9 thoughts on “Dealing with Difficult People: Sharon Salzberg

  • June 14, 2010 at 12:30 pm

    Fascinating. I’ll try to remember not to metaphorically sit down at difficult people’s tables.

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  • June 14, 2010 at 1:23 pm

    We are responsible for our own behaviour and our own responses to others. We don’t have to automatically think that we are in the wrong if someone is rude or insulting. I often wonder about what has led someone to behave in such a way and try to show compassion to those who are clearly hurting in some way.

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  • June 14, 2010 at 1:38 pm

    To me all people are difficult. Isn’t that what makes me a social phobic?

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  • June 15, 2010 at 11:03 am

    theres this one guy at work who is condescending and parental towards me. he waits for me to accept the role of the ignorant child.

    when a clear parent/child relationship doesnt appear he will go away, having not listened to a word i said. it makes our conversations short, but i feel irritated afterwards.

    the last time he ignored me i lost interest, and later when the issue blew up in his face i was vaguely amused to see him in trouble, but my entire department had suffered as a result and the boss was slightly annoyed at me for knowing about it.

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  • June 15, 2010 at 12:06 pm

    I’ve been friends with someone for a while now who can be very nasty about people, especially when he’s had a bit to drink. He’s gradually been getting more sarcastic towards me, and it wouldn’t surprise me at all to hear that he’s been speaking badly to others about me as I’ve heard him do about other so-called ‘friends’.

    I’m also aware that this seems to happen the closer he gets to a person. He’s particularly vicious about someone he professes to love very much.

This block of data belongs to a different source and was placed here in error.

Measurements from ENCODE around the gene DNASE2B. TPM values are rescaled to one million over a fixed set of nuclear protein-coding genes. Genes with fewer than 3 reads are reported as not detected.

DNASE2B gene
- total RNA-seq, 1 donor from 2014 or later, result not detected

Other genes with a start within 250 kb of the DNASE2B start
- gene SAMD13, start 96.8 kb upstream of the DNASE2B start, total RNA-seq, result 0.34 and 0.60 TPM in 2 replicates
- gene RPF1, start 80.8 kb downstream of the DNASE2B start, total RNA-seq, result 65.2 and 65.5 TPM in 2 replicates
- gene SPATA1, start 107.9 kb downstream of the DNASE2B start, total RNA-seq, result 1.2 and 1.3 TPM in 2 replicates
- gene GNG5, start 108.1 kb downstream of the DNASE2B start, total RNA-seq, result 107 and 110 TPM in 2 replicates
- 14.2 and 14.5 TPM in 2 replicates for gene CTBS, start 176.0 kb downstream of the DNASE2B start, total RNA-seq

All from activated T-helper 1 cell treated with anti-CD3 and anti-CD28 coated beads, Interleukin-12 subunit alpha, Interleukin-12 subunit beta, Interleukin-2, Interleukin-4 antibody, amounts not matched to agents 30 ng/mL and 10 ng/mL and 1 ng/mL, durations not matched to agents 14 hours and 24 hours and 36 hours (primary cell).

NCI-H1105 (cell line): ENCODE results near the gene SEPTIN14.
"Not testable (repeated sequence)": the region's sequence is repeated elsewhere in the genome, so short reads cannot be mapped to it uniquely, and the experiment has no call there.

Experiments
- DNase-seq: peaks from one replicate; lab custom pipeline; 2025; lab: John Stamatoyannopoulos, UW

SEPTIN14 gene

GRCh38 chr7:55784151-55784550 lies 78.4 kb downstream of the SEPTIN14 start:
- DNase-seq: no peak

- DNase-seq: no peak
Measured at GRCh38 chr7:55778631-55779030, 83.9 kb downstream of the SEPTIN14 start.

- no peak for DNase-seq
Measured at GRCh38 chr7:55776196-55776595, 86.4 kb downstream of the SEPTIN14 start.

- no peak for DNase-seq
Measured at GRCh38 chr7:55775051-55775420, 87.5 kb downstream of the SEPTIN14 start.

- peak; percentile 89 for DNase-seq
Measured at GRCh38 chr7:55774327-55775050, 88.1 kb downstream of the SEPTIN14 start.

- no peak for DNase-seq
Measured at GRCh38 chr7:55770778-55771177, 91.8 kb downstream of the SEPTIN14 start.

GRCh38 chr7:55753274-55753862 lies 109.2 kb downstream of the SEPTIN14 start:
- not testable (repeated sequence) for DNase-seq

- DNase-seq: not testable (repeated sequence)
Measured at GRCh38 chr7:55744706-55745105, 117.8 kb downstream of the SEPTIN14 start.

It was reading Christine’s comment above that led to me leaving this message, in particular her saying:

    “I often wonder about what has led someone to behave in such a way and try to show compassion to those who are clearly hurting in some way.”

    I do think it is to do with him finding intimacy difficult and having been deeply hurt himself in the past. But I am taking a step back because I sense that I may end up directly in the firing line of his anger soon. I’ve already experienced a certain amount of mild emotional abuse at his hands in the form of hurtful, bullying behaviour. I like to think of myself as being compassionate, but in this case I feel a strong need to protect myself from this potentially harmful situation.

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  • June 16, 2010 at 3:25 am

    To me, reacting to an insult also means reacting within yourself, like contemplating about it, anticipating the next (verbal) blow and things alike.
    So “it’s all yours” to me means “I don’t give it any thought”.

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  • June 16, 2010 at 8:07 am

    What can one do when they cannot walk away from a family situation because of financial ties that the difficult person will not deal with, because they are using it to intimidate and blackmail that person? Life is too short to have to submit to this kind of bullying. ‘Difficult’ is an under-statement in this family situation!! If the financial aspect were dealt with, family ties could be dissolved, which would be the best for all after the long, terrible abusive history! A sad family situation, but when one side has lost all sense of perspective and honesty, will not face the truth and lives to make false accusations, then the best route is to forget that part of the ‘so-called’ family,…agreed?

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  • June 27, 2010 at 3:53 pm

    When someone criticizes me or accuses me of something, I look them in the eye and tell them I agree with them and what they said was most likely true. At that point they are lost because they wanted me to have uncomfortable feelings, and I will not give them the satisfaction of me defending myself.

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  • August 11, 2010 at 3:54 pm

    @Don DeLong

    Yeah, I think you are right. Defenselessness seems to be the key. You should accept anything bad which is thrown at you. No matter how bad it is you do not resist. This makes you unvulnerable!

    Reply
 

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